Sunday, January 3, 2016

All About Foxes

                 A Small Bonfire                                                        Midnight Tea

Back in 2011, I started a couple of paintings featuring the fox. I had a long fascination with this animal, which has several associations with indigenous Shinto and folklore in Japan. After completing my first paintings, circumstances prevented me from moving forward with a complete series until recently. Since time has passed and my original inspiration is fuzzy, I decided to visit the foxes during a recent family visit to Japan.

   The Makekirai Inari shrine is located in Sasayama and it was hard to research. There was only one or two references on Google and location was unclear. However, once I got to the city of Sasayama, people knew where to send me. The purple curtains above depict a muscular fox ready to wrestle. Afterwards, we stopped for coffee at a small Peruvian cafe and became friends with the couple who runs the place. He was a former adventurer who rode his motorcycle across the US and all over South America. He met his wife in Peru and they moved to the little town of Sasayama. His wife was overcome with emotion when my mother mentioned that I was visiting her from the States. She said she misses her mother terribly, though her mother now resides in the States.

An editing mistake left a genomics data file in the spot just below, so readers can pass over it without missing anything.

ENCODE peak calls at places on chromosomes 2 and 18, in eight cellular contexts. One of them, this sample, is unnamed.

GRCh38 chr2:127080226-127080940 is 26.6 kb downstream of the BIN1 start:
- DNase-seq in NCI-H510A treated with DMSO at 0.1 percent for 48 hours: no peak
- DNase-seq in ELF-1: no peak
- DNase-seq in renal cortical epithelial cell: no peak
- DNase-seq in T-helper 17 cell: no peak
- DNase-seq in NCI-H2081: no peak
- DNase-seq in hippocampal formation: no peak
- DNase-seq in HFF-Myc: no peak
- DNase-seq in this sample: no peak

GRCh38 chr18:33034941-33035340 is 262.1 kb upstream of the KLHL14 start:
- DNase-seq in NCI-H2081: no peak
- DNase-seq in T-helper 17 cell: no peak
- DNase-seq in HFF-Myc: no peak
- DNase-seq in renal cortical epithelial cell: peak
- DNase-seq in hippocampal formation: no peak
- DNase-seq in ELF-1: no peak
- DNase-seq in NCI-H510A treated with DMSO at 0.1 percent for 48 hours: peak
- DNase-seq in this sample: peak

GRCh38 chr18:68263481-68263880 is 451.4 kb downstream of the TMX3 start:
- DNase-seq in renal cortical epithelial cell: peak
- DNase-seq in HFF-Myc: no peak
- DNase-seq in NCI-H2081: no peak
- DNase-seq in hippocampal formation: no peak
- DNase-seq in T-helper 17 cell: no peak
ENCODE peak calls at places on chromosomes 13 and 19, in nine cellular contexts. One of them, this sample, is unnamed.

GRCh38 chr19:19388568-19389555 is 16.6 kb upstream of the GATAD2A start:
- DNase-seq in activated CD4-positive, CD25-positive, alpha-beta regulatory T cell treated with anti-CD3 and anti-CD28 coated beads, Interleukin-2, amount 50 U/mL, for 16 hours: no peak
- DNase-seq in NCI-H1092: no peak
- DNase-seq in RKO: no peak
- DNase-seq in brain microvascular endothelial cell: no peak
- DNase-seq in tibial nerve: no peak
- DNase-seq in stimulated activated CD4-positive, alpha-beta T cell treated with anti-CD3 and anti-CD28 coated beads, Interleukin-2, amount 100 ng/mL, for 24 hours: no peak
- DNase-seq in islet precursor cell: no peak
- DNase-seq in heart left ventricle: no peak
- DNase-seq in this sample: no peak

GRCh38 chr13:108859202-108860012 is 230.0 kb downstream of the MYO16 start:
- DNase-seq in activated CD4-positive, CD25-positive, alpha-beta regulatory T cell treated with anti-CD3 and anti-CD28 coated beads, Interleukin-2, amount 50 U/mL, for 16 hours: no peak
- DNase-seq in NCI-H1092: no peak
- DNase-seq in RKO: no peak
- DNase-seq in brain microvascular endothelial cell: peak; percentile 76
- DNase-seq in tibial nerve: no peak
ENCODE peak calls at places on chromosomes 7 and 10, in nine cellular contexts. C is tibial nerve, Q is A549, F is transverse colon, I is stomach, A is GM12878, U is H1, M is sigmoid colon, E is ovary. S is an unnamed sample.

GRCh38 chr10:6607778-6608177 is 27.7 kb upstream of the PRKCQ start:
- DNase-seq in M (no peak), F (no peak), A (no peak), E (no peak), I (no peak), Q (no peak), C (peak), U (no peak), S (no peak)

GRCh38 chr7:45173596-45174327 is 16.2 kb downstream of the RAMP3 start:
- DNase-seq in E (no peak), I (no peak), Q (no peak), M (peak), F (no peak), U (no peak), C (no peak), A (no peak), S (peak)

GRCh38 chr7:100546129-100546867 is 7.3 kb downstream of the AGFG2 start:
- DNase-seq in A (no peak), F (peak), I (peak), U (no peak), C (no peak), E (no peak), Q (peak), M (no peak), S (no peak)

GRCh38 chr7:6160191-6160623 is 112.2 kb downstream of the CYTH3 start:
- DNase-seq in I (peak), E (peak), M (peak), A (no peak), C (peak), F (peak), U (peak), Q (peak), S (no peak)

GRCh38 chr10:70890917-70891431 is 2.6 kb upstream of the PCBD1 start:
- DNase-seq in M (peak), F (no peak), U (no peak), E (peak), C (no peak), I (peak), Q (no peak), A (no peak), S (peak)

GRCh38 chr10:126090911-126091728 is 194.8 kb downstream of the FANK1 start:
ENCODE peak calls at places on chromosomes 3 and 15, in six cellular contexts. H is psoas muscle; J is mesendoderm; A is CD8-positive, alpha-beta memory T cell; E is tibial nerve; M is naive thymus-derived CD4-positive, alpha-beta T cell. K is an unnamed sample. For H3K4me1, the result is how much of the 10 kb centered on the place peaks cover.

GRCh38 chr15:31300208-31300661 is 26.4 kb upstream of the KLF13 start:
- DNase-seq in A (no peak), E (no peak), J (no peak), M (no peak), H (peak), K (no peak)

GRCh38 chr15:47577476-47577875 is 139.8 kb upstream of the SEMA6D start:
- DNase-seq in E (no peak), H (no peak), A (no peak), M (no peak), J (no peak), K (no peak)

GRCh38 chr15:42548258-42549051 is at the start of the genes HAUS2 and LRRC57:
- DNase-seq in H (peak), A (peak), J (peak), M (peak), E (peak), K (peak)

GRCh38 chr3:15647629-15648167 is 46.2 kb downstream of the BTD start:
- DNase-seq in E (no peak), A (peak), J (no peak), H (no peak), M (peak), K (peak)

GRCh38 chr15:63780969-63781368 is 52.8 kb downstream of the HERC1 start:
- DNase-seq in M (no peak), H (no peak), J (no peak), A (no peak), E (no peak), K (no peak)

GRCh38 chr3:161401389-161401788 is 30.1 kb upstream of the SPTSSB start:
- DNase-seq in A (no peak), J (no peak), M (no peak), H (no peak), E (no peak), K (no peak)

The Toyokawa Inari is located in the town of Toyokawa outside of Nagoya. Under the shade of tall cryptomeria trees, the large pack of kitsune creates an eerie scene. I don't know who sews the red bibs and dresses each fox, but the effect is stunning. These foxes looked like jackals and some have fierce expressions.

Just outside the Toyokawa shrine, there's a small inari zushi place that serves the most delicious inari. I instantly turned into a fox, gobbling down these delectable morsels. 

The Fushimi Inari in Kyoto is one of the largest, and features a long torii gateway up the hill to the main shrine. Eachi torri represents a hefty donation by a business or individual. At the top, you can purchase a charming wish card in the shape of a fox's face. At the entrance to the shrine, there is a leaping fox with a sheaf of rice grain in its mouth. The fox's role as the intermediary or messenger of the god of grain is emphasized here. And so is capitalism. 

The Tamatsukuri Inari Shrine in Osaka is only incidentally an inari shrine. It features the sacred jewel rather than the fox. But a small corner of the shrine includes some foxes that were shunted over to this shrine many centuries ago by Toyotomi Hideyoshi.

The Oiwa Inari is tucked away in an unassuming Tokyo neighborhood. It is named after Oiwa, the famous vengeful ghost in Yotsuya Kaidan. Located in the family estate of the "real" Oiwa, this shrine is visited by film crews and actors who pray that misfortune will not visit them while they film the latest version of Yotsuya Kaidan.

Foxes are also associated with family and fertility. Here are some tender scenes between mother and child.